• Covering All Disputes and Making it Mutual- It is crucial that both the patient and the provider are bound by the agreement. It is equally important that any disputes regarding the enforceability and interpretation of the agreement, will be decided by the arbitrator.
  • Availability of Legal Remedies- Legal remedies that are available in Court should also be available through arbitration and mediation. This is especially imperative when both parties do not have equal bargaining power.
  • Providing an “Opt-Out” Provision- Allowing the consumers to “opt-out” of the provisions within a certain period of signing, such as 10 days, is key.
  • Educating Patients- Educating them about what they are getting in return- a fair, cost effective method may serve to balance any hesitation in signing the ADR agreement. We should consider offering them the “Patient’s guide” that many regulatory bodies provide.
  • Making the Agreement Bold and Understandable- The agreement should make it clear to the patient that he or she is foreclosing the option of a judge and instead agreeing to an alternative forum.
  • Invoking the Federal Arbitration Act- Invoking the Federal Arbitration Act ensures; that  healthcare organizations can use the same agreement in several States.

Implications

Early disclosure and apology programs, mediation, arbitration, and negotiation are among the forms of ADR that have been successfully implemented in the healthcare industry. However, certain limitations arise. First are the central data banks, such as the National Practitioners’ Data Bank (NPDB), that record all malpractice claims against a physician. This becomes a part of the physician’s permanent record and hampers his/her ability to obtain licenses and other staff privileges. This situation may be compared to a driver with multiple speeding tickets and other violations who has to pay higher premiums due to this. Another major problem is the distrust in the system. It is a relatively new concept and still evolving. The main problem arising is that it forces parties to an internal, inconsistent form of mandatory and non-binding ADR that frustrated the parties. They found it to be ineffective and time wasting.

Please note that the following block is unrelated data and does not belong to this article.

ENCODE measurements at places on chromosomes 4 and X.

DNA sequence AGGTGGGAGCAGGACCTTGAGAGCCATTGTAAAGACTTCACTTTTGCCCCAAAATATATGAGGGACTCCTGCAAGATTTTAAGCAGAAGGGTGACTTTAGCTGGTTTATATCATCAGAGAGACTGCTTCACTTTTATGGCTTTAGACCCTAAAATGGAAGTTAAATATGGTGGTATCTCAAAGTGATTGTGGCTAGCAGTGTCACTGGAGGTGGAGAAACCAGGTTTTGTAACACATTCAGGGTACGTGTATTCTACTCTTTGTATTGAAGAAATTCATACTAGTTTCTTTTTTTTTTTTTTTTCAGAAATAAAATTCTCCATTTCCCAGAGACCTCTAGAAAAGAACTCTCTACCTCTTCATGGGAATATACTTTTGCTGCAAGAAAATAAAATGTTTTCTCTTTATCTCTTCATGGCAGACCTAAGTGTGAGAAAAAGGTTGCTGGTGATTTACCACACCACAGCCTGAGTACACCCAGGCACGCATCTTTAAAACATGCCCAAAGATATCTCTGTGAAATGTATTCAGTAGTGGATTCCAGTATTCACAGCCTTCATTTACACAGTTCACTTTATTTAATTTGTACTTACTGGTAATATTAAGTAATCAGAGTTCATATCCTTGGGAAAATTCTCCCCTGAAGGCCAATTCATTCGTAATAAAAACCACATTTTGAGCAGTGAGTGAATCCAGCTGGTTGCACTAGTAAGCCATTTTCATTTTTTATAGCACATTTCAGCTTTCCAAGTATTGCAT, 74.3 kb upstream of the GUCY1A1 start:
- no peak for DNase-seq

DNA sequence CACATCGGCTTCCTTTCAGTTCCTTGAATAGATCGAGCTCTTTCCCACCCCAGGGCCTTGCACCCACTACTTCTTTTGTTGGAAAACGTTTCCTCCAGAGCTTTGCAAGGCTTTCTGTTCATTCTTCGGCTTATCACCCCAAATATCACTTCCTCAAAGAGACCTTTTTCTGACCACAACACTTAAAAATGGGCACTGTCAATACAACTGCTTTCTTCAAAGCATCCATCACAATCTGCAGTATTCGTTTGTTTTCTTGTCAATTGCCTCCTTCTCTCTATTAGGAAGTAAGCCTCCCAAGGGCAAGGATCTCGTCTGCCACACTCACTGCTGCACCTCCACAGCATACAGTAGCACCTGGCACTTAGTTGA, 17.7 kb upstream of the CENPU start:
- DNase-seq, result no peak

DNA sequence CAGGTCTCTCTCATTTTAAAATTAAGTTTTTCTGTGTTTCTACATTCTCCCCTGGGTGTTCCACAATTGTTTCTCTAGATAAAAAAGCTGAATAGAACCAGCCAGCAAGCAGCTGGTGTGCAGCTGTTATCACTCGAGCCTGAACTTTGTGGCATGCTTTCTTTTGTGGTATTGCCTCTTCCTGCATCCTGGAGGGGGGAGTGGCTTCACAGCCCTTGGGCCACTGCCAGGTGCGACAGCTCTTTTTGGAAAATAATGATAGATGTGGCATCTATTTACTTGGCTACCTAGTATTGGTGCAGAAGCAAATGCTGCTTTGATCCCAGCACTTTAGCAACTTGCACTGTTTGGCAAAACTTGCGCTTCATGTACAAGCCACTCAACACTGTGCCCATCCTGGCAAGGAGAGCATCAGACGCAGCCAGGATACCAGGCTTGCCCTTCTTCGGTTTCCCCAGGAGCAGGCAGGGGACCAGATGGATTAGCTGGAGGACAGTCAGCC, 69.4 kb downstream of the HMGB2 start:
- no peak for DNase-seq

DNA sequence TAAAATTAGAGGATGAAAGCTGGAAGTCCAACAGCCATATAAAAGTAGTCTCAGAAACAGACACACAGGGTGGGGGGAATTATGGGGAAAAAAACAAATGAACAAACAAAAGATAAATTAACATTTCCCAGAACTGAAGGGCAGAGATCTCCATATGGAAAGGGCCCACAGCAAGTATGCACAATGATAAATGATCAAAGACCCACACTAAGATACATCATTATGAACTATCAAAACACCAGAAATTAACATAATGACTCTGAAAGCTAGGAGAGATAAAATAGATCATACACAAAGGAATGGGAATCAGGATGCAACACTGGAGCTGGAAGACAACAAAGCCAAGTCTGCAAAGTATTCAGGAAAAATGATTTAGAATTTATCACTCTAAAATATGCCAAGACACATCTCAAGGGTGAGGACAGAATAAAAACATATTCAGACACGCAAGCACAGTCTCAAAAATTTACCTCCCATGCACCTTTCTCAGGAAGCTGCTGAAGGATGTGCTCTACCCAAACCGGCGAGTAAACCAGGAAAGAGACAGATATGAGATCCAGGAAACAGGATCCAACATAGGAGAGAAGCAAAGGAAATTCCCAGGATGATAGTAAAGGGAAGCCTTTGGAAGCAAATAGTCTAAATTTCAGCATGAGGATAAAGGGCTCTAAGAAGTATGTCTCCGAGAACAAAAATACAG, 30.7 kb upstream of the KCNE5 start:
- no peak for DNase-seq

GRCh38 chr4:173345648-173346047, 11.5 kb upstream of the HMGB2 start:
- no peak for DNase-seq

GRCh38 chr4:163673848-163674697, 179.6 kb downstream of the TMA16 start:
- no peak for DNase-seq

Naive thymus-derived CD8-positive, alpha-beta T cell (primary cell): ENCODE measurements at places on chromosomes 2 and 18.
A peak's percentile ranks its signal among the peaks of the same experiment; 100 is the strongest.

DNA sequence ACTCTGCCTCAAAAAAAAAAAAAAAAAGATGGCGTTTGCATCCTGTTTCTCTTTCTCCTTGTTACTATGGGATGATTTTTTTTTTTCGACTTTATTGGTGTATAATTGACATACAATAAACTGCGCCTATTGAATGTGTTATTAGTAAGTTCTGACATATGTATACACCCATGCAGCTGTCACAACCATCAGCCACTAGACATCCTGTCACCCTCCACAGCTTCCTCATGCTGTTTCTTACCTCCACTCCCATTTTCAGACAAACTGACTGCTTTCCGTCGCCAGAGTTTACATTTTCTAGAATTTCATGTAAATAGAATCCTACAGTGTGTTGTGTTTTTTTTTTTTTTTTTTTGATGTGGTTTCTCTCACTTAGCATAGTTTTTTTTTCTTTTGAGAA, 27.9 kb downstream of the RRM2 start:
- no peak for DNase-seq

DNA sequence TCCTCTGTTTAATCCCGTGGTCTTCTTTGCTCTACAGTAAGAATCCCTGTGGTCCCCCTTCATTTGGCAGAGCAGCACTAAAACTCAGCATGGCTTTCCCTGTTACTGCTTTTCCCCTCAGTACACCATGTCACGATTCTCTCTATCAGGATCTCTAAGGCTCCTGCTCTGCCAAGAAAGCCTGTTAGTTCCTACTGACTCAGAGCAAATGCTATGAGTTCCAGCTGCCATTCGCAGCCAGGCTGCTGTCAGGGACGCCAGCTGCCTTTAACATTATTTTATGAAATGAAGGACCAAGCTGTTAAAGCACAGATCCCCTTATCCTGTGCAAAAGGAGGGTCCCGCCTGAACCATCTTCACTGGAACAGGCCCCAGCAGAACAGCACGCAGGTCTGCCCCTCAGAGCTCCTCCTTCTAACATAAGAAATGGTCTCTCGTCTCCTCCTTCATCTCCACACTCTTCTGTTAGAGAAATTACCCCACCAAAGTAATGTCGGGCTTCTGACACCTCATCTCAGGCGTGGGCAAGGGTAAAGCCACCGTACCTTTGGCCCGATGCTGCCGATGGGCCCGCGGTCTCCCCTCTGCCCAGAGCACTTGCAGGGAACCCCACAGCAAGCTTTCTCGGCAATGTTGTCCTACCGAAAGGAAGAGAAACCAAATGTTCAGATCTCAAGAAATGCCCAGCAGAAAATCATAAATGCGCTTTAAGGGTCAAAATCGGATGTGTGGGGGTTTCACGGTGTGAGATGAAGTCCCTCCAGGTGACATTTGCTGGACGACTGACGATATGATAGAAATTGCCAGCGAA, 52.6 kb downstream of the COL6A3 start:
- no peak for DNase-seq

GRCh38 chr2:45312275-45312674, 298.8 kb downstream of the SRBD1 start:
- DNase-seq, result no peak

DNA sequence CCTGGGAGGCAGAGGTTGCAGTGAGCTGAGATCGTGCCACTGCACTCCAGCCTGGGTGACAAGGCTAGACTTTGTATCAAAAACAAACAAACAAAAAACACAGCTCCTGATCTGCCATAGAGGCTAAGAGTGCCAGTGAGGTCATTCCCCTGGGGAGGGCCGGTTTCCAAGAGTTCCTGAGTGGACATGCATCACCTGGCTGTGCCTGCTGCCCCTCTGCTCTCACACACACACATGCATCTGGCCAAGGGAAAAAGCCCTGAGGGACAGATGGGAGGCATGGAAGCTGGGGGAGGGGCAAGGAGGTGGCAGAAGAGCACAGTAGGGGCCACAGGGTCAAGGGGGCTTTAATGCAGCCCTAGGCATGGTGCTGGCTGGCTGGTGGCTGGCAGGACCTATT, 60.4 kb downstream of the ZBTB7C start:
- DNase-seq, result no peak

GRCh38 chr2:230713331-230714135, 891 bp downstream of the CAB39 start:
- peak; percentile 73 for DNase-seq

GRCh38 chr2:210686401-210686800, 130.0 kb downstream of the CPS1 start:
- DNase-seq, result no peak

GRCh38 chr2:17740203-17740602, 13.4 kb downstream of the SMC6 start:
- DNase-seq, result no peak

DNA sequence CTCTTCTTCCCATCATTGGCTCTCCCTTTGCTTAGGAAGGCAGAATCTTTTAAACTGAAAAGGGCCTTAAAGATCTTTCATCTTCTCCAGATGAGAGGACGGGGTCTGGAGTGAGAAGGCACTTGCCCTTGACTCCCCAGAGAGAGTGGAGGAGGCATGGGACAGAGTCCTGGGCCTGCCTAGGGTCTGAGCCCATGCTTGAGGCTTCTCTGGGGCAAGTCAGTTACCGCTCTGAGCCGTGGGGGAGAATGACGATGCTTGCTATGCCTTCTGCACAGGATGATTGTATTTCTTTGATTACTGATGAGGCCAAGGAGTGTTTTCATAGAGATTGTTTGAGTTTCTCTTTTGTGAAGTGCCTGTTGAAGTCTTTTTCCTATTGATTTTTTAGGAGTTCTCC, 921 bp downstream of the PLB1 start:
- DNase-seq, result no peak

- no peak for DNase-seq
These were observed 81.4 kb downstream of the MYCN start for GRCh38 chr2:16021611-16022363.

However, this trend is changing and the success of existing ADR models is promising. ADR provides the potential to promote disclosures among the parties, improves the patient’s safety, and reduces cost. ADR in the healthcare industry presents a great promise for the future.

 

Yug Sinha is a first year law student at Symbiosis Law School, Pune. His research interests include Constitutional Law, International Law, and Public Policy.

 

Suggested citation: Yug Sinha, Arbitration in the Indian Healthcare Industry, JURIST – Student Commentary, May 17, 2020, https://www.jurist.org/commentary/2020/05/yug-sinha-healthcare-arbitration/


This article was prepared for publication by Tim Zubizarreta, JURIST’s Managing Editor. Please direct any questions or comments to him at commentary@jurist.org